NFDRS PocketCards

Weather - Fire Behavior
Page Last Modified / Reviewed: 
Jun 2020


The PocketCard is a tool for field personnel to locally track outputs of the National Fire Danger Rating System (NFDRS) throughout the fire season. It is based on current and historical weather for a localized area and the area’s historic fire occurrence.  The PocketCard displays a general assessment of the fire potential and identifies combinations of local weather and fuel conditions that might contribute to severe fire behavior.

The PocketCard provides:

  • A general indicator of the potential fire danger for a given rating or protection area.
  • A graph showing the trend and status of the current year’s fire season.
  • A comparison of current year conditions to historical worst and average conditions.
  • Fire danger values related to past large or problem fires.
  • Critical local thresholds for temperature, humidity, wind speed, and fuel moistures associated with large or problem fires.

Discuss the following ways to use the PocketCard:

  • Use it primarily before fires occur, before arriving at a fire.  It is also useful during initial fire size-up, initial attack, and extended attack.
  • Use it to learn of critical thresholds that predict the potential for extreme fire behavior for the local area.  Be aware that local critical thresholds may be occurring earlier in the season.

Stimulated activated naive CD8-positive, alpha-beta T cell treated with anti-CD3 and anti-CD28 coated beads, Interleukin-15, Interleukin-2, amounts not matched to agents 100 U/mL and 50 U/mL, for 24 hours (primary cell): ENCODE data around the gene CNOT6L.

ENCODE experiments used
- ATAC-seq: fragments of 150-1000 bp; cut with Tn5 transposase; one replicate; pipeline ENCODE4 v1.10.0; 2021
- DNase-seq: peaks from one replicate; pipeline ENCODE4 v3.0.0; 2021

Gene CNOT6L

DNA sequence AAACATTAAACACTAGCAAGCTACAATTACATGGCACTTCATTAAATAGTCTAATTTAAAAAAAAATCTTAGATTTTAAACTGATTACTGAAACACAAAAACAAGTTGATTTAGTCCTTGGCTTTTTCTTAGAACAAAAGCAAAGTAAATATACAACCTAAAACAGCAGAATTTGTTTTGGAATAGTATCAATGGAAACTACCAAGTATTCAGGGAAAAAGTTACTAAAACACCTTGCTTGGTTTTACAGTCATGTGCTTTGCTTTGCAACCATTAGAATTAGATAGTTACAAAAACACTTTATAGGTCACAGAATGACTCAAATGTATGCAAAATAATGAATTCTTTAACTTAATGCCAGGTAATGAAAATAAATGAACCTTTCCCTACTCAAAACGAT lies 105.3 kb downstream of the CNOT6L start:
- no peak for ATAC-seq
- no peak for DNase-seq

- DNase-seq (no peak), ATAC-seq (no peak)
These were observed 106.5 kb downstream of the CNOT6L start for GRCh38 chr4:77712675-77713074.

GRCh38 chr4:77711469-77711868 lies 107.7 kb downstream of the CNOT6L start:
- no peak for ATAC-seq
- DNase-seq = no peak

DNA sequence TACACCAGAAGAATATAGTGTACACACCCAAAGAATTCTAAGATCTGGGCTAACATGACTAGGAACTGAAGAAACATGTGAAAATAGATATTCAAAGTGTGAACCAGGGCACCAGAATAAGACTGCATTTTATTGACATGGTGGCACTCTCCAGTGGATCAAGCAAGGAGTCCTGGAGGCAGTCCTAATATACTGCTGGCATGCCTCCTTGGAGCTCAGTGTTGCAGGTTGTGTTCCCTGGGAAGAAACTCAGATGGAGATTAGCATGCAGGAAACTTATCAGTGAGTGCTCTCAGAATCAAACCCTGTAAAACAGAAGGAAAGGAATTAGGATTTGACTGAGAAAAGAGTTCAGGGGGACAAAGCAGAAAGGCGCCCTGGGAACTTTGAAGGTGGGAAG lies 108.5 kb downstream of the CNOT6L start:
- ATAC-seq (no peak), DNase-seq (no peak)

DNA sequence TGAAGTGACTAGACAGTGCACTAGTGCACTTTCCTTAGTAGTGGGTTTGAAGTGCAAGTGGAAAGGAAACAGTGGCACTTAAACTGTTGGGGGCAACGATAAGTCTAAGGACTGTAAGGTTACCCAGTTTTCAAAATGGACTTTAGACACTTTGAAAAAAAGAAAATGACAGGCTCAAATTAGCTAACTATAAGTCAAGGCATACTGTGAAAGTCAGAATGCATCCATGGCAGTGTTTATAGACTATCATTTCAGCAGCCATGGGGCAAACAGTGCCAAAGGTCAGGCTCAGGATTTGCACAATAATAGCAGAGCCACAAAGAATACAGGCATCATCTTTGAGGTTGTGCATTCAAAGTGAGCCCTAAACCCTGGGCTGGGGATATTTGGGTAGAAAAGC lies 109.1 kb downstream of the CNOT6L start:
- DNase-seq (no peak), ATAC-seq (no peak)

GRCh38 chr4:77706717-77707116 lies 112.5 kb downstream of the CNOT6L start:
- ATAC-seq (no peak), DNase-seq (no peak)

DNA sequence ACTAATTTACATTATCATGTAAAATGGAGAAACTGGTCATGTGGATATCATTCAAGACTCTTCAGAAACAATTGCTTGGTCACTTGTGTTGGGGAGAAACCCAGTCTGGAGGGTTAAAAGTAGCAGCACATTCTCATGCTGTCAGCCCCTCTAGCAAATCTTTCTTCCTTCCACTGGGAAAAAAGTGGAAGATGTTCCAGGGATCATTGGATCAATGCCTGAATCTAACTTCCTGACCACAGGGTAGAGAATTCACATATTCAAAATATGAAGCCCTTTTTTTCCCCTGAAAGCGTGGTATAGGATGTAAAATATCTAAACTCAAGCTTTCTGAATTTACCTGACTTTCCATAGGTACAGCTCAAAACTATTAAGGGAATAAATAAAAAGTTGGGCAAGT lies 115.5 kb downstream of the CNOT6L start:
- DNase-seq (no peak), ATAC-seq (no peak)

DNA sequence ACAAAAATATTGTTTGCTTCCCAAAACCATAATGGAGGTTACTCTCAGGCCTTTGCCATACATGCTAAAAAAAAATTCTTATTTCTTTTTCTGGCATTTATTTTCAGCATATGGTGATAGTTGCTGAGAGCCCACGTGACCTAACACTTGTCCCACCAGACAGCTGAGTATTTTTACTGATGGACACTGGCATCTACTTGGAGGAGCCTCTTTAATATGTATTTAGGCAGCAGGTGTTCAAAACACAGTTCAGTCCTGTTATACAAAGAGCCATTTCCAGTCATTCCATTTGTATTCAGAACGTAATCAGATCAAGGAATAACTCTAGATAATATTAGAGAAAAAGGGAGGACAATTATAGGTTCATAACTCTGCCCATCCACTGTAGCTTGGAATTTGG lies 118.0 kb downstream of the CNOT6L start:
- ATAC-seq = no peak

• Use it to compare current and predicted local fire danger to historical local fire danger to enhance situational awareness. 
  • Use it to track daily fire danger indices that gauge the potential for weather and fuels to support extreme fire behavior, and of the difficulty of control.
  • Use it to supplement local experience.
  • Use it as a point of reference for firefighters not familiar with the area represented by the card.
  • When you receive a fire assignment outside your local area, visit the National PocketCard website at where PocketCards are filed by Geographic Area.
  • Put it in the pocket of all your firefighters and keep one in your fire vehicle.
  • Post it in dispatch. Use them in briefings. Provide them to incoming crews.
  • Do not use the PocketCard for site-specific fire behavior predictions and fireline actions or without an interpretive briefing.
  • Review definitions and implications of ERC (energy release component) and BI (burning index) values.


Additional Resources

Incident Management Situation Report (IMSR)
Incident Response Pocket Guide (IRPG), PMS 461
NWCG Standards for Helicopter Operations, PMS 510
RT-130, Wildland Fire Safety Training Annual Refresher (WFSTAR)
Interagency Standards for Fire and Fire Aviation Operations (Red Book)
Wildland Fire Lessons Learned Center

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